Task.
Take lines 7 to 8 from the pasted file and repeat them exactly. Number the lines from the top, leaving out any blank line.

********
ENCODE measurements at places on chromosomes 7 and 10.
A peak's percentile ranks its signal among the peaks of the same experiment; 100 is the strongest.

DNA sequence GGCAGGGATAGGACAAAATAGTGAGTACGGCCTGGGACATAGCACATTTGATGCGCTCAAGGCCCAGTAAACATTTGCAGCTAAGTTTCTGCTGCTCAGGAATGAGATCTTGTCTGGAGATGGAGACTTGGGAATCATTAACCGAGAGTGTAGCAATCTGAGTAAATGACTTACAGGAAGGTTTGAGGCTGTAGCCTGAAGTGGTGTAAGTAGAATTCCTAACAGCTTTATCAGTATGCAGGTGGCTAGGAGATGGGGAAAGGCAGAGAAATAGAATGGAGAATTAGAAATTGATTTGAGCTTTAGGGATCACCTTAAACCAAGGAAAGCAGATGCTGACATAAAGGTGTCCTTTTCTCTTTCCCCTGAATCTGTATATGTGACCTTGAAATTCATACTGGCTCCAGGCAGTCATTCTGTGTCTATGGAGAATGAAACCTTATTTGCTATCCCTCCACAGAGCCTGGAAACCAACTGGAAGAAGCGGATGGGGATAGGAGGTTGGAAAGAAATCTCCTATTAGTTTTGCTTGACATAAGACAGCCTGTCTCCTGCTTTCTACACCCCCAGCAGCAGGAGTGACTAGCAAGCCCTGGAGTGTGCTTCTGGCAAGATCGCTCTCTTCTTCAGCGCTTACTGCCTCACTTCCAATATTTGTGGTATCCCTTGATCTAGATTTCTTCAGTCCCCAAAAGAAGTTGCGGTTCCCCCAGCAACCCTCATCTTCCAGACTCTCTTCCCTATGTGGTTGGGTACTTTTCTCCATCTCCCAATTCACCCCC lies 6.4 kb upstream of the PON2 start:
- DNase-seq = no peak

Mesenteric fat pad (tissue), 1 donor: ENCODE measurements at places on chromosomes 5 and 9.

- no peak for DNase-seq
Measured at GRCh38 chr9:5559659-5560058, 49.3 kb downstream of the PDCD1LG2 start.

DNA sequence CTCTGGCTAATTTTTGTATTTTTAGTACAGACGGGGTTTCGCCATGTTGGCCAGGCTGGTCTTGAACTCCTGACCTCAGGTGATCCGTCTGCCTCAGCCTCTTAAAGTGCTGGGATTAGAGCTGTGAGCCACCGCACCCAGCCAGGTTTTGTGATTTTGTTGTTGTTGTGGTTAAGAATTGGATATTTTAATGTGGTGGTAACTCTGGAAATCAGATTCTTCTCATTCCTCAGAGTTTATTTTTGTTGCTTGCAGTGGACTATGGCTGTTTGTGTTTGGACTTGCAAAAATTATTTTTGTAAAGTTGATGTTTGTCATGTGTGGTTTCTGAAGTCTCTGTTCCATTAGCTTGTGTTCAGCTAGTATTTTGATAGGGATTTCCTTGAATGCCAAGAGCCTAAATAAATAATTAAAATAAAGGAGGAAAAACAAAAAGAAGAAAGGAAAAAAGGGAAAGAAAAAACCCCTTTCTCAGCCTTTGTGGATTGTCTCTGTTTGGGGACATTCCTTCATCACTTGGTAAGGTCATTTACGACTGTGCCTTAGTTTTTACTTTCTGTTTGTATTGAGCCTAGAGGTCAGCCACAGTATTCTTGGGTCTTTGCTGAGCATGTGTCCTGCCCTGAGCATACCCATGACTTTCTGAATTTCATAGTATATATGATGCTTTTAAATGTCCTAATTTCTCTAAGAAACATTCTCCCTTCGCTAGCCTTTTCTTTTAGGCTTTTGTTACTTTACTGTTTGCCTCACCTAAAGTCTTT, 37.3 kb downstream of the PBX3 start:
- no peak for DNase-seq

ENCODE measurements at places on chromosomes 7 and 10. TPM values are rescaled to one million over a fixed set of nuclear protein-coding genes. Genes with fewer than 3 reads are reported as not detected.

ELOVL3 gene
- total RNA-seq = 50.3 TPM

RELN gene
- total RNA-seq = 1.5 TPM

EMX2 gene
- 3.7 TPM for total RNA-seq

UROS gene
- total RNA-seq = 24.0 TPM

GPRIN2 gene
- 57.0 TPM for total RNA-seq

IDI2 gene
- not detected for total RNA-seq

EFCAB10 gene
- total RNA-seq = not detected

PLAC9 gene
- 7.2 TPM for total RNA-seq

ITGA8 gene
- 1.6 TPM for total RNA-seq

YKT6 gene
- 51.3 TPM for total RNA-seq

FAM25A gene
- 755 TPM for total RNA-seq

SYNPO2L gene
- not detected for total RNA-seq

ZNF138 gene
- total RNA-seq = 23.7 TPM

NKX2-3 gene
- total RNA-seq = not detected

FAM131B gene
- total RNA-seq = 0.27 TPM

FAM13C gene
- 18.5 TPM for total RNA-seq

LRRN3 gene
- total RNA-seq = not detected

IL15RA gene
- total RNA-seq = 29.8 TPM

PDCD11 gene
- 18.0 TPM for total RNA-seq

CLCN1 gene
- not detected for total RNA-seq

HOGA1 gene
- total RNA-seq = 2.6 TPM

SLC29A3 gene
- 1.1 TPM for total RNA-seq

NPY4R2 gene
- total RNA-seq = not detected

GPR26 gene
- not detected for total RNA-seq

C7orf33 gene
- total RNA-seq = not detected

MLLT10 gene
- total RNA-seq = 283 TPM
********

Measured at GRCh38 chr9:5559659-5560058, 49.3 kb downstream of the PDCD1LG2 start.

DNA sequence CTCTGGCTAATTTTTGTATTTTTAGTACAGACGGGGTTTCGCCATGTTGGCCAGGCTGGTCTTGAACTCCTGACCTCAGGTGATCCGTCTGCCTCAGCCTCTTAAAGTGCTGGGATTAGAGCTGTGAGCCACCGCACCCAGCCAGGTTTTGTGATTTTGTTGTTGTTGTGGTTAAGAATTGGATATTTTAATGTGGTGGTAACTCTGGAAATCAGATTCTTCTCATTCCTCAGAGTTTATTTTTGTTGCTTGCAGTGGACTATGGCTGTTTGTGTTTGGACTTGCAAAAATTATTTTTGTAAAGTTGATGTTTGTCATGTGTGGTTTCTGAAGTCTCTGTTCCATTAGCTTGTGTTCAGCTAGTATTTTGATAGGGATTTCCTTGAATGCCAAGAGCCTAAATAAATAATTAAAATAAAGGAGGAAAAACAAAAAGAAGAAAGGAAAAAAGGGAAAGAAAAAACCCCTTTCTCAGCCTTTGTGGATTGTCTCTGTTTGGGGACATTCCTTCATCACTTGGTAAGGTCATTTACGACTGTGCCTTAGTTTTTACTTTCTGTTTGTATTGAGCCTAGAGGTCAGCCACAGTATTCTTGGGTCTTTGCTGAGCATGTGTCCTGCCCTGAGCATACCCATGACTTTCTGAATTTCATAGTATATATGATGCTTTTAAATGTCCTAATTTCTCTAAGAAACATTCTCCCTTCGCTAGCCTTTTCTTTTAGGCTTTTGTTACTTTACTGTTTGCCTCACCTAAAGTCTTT, 37.3 kb downstream of the PBX3 start: